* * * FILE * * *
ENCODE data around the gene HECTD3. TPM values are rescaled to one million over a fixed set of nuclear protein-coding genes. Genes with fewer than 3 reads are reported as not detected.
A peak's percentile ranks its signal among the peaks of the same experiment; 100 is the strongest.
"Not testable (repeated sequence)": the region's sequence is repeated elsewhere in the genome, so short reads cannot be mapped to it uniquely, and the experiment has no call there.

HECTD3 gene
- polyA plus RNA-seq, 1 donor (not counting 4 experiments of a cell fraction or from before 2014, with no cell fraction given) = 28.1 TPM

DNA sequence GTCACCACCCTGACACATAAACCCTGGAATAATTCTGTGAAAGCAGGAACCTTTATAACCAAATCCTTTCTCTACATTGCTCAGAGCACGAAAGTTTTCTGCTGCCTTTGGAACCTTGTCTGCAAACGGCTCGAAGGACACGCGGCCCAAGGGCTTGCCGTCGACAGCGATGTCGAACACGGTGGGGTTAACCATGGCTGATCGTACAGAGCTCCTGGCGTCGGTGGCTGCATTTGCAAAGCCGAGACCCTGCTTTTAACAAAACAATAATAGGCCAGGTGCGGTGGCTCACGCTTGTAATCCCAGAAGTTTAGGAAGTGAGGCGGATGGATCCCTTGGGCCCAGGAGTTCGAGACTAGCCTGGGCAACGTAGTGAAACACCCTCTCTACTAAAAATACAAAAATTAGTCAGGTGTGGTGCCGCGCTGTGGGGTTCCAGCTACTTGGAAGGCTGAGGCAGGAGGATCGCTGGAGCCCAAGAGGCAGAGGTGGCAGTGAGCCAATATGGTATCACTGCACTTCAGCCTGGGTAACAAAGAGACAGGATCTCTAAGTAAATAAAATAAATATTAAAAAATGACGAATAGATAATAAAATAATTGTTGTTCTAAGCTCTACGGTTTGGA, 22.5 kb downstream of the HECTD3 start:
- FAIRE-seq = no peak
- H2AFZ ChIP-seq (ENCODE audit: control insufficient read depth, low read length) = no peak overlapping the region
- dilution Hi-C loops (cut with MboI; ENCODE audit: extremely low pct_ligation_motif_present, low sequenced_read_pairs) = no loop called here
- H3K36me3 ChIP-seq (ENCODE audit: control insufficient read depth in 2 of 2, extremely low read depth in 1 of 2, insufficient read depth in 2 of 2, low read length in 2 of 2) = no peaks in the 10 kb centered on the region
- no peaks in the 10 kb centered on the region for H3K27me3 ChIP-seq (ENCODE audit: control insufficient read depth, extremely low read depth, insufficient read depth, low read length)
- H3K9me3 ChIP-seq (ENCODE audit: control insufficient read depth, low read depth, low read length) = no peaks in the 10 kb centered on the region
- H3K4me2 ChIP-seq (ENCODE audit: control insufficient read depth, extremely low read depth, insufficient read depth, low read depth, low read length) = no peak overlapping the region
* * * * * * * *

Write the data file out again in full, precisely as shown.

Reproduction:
ENCODE data around the gene HECTD3. TPM values are rescaled to one million over a fixed set of nuclear protein-coding genes. Genes with fewer than 3 reads are reported as not detected.
A peak's percentile ranks its signal among the peaks of the same experiment; 100 is the strongest.
"Not testable (repeated sequence)": the region's sequence is repeated elsewhere in the genome, so short reads cannot be mapped to it uniquely, and the experiment has no call there.

HECTD3 gene
- polyA plus RNA-seq, 1 donor (not counting 4 experiments of a cell fraction or from before 2014, with no cell fraction given) = 28.1 TPM

DNA sequence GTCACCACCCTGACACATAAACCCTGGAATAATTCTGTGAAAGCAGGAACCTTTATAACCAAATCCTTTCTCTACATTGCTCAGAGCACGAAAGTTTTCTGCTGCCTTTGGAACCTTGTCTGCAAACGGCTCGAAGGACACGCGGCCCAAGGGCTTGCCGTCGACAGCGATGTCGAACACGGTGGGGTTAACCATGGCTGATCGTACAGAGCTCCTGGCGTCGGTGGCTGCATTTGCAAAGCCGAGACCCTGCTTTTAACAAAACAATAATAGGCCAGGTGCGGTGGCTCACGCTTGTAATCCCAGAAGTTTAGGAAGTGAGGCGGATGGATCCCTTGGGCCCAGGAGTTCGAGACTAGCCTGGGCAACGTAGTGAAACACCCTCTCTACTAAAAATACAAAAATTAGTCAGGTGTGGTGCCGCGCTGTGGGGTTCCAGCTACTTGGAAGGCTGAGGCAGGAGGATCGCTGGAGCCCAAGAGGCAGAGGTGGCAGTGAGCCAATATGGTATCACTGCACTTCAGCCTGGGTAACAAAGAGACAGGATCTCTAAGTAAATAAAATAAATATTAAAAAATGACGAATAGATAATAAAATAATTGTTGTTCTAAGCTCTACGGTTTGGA, 22.5 kb downstream of the HECTD3 start:
- FAIRE-seq = no peak
- H2AFZ ChIP-seq (ENCODE audit: control insufficient read depth, low read length) = no peak overlapping the region
- dilution Hi-C loops (cut with MboI; ENCODE audit: extremely low pct_ligation_motif_present, low sequenced_read_pairs) = no loop called here
- H3K36me3 ChIP-seq (ENCODE audit: control insufficient read depth in 2 of 2, extremely low read depth in 1 of 2, insufficient read depth in 2 of 2, low read length in 2 of 2) = no peaks in the 10 kb centered on the region
- no peaks in the 10 kb centered on the region for H3K27me3 ChIP-seq (ENCODE audit: control insufficient read depth, extremely low read depth, insufficient read depth, low read length)
- H3K9me3 ChIP-seq (ENCODE audit: control insufficient read depth, low read depth, low read length) = no peaks in the 10 kb centered on the region
- H3K4me2 ChIP-seq (ENCODE audit: control insufficient read depth, extremely low read depth, insufficient read depth, low read depth, low read length) = no peak overlapping the region